…power over ourselves

...freeing our feet so we can stand on our own

One of my favorite feminist quotes comes from Mary Wollstonecroft and it says “I do not wish them (women) to have power over men but over themselves” because I believe that is the essence of women empowerment.

I never resonate with the preoccupations of some activists with ‘demanding’ that men create spaces for women in politics, in education etc… the whole idea of creating quota systems sits rather uncomfortably with me.

For what a man gives to a woman, he has the power to withhold at some point and there is no empowerment derived from being ‘given’ – empowerment only comes with what one achieves, attains and realizes from their own efforts.

I don’t doubt women’s capabilities, potentials and talents – I don’t think they need men to ‘liberate’ them – I think they can pretty much liberate themselves – if they acquire education, work their way to the top, begin to actively participate in the highest echelons of decision-making, policy-formulation and governance.

I have come to believe that what women need is to have power over themselves and that power manifests in overturning the status quo whenever it is employed to oppress, marginalize or discriminate against us.

Recently there was a landmark passport ruling by the Supreme Court’s Justice Rita Makarau ruled in favour of Margaret Dongo who, two years after filing a constitutional challenge (seeking the, nullification of certain provisions of the Guardianship of Minors Act, which she claimed were discriminatory against married women who were not regarded as natural guardians of their children) finally triumphed.

I want to believe that having a female Justice presiding over the case had a lot to do with the verdict; I want to believe having a determined woman who knows her rights had a lot to do with Margaret Dongo daring to challenge the status quo.

I want to believe that the results of that ruling, which will impact favorably on married women were wrought through the actions of fellow women and that no man played a part in ridding us of that cumbersome piece of discriminatory legislation.

I want to believe that these are just examples of women exercising power (not over men) but over themselves, over their lives and ultimately over the system of patriarchy that informs the conditions of their oppression, marginality and discrimination.

So, I too, wish that we as women, may choose to have power over ourselves, choose to exercise that power and choose to liberate and empower ourselves.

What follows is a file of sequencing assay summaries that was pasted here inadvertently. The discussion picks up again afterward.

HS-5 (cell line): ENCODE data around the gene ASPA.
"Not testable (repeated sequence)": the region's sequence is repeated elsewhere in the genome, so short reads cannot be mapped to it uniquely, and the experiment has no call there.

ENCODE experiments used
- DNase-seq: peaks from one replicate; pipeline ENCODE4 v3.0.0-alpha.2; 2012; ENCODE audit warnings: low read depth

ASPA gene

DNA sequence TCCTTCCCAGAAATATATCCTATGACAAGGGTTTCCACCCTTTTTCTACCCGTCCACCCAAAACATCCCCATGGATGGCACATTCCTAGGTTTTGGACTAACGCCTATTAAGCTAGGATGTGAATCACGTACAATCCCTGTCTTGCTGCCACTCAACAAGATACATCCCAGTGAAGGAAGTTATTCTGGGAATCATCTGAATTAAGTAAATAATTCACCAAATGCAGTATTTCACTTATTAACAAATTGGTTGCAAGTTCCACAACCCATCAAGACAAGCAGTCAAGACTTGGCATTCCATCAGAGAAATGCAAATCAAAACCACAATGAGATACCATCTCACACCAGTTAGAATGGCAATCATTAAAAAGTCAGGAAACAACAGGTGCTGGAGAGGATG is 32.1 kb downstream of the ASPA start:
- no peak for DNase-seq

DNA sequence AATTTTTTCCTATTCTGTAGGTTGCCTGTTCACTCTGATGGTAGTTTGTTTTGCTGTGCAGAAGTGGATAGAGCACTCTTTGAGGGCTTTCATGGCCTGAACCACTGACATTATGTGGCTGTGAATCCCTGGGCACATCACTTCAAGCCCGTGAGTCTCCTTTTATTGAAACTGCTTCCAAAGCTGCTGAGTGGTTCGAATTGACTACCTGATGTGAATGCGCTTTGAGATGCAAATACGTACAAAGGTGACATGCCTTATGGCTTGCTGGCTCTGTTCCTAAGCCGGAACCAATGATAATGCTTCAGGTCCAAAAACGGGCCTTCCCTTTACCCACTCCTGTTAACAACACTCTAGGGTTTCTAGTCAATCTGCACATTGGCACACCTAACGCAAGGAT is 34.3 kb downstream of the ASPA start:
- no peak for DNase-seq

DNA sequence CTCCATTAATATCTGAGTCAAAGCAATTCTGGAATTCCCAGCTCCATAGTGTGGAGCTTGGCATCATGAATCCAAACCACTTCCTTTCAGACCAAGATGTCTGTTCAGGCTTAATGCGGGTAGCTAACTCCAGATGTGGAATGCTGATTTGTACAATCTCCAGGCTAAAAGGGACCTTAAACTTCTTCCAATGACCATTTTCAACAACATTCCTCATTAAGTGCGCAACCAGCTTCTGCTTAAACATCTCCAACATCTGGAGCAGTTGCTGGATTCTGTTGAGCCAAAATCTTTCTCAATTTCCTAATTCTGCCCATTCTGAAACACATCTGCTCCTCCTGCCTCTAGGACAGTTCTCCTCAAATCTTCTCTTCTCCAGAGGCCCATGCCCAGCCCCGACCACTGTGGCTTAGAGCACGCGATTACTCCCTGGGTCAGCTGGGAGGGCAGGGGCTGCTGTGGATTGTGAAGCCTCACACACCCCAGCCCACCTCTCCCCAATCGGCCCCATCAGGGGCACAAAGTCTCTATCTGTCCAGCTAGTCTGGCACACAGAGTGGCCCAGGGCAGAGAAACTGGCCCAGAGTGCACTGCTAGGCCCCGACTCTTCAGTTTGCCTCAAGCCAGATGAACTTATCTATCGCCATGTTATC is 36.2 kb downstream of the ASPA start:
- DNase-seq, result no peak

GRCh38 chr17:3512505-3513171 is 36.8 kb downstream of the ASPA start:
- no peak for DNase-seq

....power is a flame that burns from within


2 thoughts on “…power over ourselves

  1. tsitsi makwande masuka says:

    The passport ruling is one of the greatest battles won for all women in Zimbabwe. I too sufferd at the hands of this repressive law when i wanted to get a passport and i could not because my father was not there to sign the required documents. Surely, where was i supposed to find a man who had deserted and abandoned his children for almost 2 decades? The woman who had single handedly toiled and suffered to bring up her children did not have the right to sign those documents according to Zimbabwean law.
    I finally got my passport a few months later because i had turned the right age to apply on my own.But i had spent a friutless night sleeping in a queue to get a form only for my application to be denied. Africa needs more women like Dongo. Women who bravely fight against stupid oppressive laws that deny women and children basic needs and rights such as passports.

  2. Nqaba says:

    Great ruling. Ironically I am happy for that ruling even though I belong to the race of oppressors (man). Being born of a single mother I had a hard time getting an ID and a passport so I am naturally pleased.
    Delta I think they are many ways to get empowerment it all depends on how you do it.
    I don’t believe in quota systems but if they kickstart a process of female empowerment then I don’t see the problem. I think its about building on what you have and if its the disliked quotas then so be it

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